by Michael Schwalbe ‧ RELEASE DATE: Jan. 1, 1996
A sociologist's sympathetic account of a much-maligned movement. To the general public, the ""men's movement"" mostly evokes images of half-naked, white, middle-aged men beating drums in the forest. Schwalbe (North Carolina State Univ.), who went out among these wannabe savages, reports that these images are accurate--but somewhat misleading. The so-called mythopoetic activities that the men engage in--which Schwalbe describes in detail--do include dancing, drumming, poetry reading, and sharing feelings. But what Schwalbe uncovers are the social forces behind the participants' need to join in these rituals. The men involved, reports Schwalbe, are largely the products of families with abusive or absent fathers. Lacking positive male role models in childhood, and believing that their notions of masculine inferiority are confirmed by feminist criticisms of men as selfish, egotistical, and power-driven, some men sought a way to rid masculinity of its negative image. The men's movement's brand of ""loose essentialist"" Jungian psychology fills this need by confirming that archetypally ""masculine"" traits are normal, though some are good and some bad; at the same time, it allows men to redefine their masculinity by achieving a positive balance among various archetypes. In other words, the men's movement lets them eat their cake and have it, too. While affirming the value of much that the movement offers its adherents, Sehwalbe criticizes some of the movement's prevalent attitudes, such as its antifeminism, or afeminism. Because the participants are involved in their own pain and disillusion, explains Schwalbe, they can be insensitive to the legitimate grievances of women. Schwalbe also notes the inherent exclusivity and homophobia of the movement and its conscious or unconscious acceptance of a male supremacist society. A thoughtful inside look at a phenomenon that will give both opponents and proponents of the men's movement cause to reconsider.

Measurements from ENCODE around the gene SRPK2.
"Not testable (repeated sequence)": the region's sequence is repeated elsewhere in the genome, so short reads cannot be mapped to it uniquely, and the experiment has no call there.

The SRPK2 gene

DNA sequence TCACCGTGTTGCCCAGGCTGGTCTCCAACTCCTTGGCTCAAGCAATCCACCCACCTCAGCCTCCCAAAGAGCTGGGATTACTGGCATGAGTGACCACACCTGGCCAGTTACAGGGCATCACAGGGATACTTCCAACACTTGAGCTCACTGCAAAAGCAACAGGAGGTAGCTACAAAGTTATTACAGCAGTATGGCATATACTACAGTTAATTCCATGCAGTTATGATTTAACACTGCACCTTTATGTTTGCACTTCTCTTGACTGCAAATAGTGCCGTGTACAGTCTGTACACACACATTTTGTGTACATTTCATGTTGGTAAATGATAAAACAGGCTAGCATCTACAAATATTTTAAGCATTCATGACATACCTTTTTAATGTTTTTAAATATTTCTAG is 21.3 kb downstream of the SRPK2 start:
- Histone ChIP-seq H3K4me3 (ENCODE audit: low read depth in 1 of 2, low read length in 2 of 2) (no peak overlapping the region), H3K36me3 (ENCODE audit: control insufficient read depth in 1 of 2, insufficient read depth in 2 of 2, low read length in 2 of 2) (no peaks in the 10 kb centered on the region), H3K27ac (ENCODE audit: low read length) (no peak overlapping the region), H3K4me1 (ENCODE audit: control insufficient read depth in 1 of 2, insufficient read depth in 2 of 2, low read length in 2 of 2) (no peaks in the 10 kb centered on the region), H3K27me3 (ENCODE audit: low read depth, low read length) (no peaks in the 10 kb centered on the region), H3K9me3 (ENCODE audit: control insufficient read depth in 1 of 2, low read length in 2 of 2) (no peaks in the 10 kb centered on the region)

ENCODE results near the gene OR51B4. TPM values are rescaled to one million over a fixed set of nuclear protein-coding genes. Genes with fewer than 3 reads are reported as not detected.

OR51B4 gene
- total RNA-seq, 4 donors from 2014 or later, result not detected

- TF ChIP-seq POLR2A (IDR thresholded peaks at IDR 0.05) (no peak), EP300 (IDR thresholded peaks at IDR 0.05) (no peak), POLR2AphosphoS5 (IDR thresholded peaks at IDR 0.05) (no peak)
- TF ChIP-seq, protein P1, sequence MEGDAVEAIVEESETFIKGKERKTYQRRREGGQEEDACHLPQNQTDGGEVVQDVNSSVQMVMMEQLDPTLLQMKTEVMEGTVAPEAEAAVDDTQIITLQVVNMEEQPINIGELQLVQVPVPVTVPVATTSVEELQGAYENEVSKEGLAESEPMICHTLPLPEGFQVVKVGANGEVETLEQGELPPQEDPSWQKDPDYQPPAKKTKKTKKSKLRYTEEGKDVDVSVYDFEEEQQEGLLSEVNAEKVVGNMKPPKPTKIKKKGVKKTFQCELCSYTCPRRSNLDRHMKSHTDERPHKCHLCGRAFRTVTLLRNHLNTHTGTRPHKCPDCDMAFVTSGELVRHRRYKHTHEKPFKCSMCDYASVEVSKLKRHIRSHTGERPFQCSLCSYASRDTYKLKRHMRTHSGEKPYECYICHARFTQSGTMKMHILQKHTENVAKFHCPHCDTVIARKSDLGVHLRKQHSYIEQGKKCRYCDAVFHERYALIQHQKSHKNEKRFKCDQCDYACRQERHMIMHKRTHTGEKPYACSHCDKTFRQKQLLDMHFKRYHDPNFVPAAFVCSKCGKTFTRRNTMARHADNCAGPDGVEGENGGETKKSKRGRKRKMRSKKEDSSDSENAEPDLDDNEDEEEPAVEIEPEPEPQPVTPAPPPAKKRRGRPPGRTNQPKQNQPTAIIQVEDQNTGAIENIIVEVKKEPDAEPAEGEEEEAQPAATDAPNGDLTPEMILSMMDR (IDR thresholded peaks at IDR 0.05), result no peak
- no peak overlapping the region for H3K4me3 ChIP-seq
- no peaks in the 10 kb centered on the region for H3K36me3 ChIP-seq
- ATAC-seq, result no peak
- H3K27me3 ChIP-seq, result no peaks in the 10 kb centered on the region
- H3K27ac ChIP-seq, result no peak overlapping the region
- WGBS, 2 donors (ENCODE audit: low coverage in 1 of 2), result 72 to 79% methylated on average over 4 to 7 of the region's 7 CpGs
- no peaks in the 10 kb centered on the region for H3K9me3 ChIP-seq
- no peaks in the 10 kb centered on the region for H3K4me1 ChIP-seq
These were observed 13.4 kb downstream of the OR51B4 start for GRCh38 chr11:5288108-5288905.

Pub Date: Jan. 1, 1996
Page Count: 278
Publisher: Oxford Univ.
Review Posted Online: N/A
Kirkus Reviews Issue: Dec. 15, 1995
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